For never anything can be amiss When simpleness and duty tender it. (5.1.82–3)
It is a form of hypocrisy, being smilingly pleasant to them but criticizing them behind their backs. It is courtesy to accept a gift with apparent gratitude. It is the thought of wanting to put on a play for their duke that counts, not the quality of the acting. Theseus's hypocrisy is part of the role of a public figure.
All the problems and developments of Elizabeth's reign would persist and worsen under her successor. Commerce and manufacture expanded rapidly (triggering a rise in the middle class that provided and serviced the new trades and crafts). Attitudes to religion, a desired freedom from church authority, began developing into resistance, and science began slowly to displace old superstitions and belief in magic. Like all times of transition, the Elizabethan period and the seventeenth century were exciting times for some but unsettling for most, profitable for a few but a struggle for the majority. As always, the rich found ways to get richer, and the poor got poorer. The courtly ranks and working men are evident in Dream, but with no sense of the tensions that were growing in the real Elizabethan polity. The lovers betray some upper-rank snobbery while the play-within-the-play is being performed, but the mechanicals express only love and loyalty to the Duke. Gradually the poor found men to speak up for them in the corridors of power, in the villages of England and the overcrowded streets of the cities, but it was a dangerous step to take to oppose, question or open debate with the queen. In 1559, very soon after her accession, Elizabeth had issued a proclamation forbidding plays to discuss 'matters of religion or of the governance of the estate of the Commonwealth'. Such concerns were the province of 'grave and discreet persons', 'men of authority, learning and wisdom', not to be aired before or by the general public.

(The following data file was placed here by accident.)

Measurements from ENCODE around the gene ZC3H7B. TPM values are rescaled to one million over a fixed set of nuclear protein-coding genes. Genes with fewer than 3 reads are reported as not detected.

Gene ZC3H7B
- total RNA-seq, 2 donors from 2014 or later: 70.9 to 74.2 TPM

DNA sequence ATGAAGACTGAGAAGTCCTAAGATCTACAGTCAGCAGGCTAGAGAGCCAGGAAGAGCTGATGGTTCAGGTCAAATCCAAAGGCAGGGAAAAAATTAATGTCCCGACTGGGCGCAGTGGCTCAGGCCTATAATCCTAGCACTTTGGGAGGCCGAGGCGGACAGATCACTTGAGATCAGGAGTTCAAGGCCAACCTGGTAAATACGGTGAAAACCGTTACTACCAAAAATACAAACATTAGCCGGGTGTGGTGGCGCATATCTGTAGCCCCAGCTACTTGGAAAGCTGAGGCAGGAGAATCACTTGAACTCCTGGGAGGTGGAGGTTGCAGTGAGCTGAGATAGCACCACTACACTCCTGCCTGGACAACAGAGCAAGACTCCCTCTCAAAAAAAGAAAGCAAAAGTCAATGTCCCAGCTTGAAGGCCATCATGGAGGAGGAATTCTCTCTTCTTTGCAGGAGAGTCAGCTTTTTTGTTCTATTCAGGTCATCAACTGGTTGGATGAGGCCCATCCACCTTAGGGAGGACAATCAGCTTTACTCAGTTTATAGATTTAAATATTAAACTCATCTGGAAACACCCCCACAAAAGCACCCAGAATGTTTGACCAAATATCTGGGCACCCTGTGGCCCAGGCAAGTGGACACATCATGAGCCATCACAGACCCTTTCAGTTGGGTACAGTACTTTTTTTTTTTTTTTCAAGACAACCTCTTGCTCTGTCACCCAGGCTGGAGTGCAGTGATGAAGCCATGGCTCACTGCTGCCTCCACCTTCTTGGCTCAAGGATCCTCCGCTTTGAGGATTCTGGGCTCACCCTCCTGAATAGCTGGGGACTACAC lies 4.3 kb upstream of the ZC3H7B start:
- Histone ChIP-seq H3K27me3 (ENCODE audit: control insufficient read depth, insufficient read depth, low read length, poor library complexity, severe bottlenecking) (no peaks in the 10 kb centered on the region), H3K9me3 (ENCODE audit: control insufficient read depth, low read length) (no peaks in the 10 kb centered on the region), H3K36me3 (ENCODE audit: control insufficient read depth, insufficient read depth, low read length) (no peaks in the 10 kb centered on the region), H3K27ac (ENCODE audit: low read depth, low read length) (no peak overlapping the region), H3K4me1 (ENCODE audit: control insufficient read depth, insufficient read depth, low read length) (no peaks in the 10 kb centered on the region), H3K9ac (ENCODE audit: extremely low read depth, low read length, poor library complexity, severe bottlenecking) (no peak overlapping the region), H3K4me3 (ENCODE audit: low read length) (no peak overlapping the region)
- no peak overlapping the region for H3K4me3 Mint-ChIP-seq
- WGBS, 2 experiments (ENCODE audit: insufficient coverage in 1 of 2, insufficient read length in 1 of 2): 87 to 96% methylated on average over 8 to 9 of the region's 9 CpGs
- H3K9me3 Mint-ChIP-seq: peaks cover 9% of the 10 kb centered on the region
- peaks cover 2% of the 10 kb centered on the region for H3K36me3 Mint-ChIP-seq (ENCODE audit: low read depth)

The public rituals of monarchy are of their nature theatrical and therefore artificial and false, but the day-to-day running of a state is founded in the dullness of bureaucratic minutiae. The trick is to know where the make-believe ends and reality begins. Elizabeth certainly had the reputation of being a good public relations person. She could be dogmatic, autocratic and occasionally physically violent at court, but was friendly and personable in meeting her people. More Egeus in her orthodox dictatorial manner she could nevertheless play the Duke's more easy-going sympathetic style.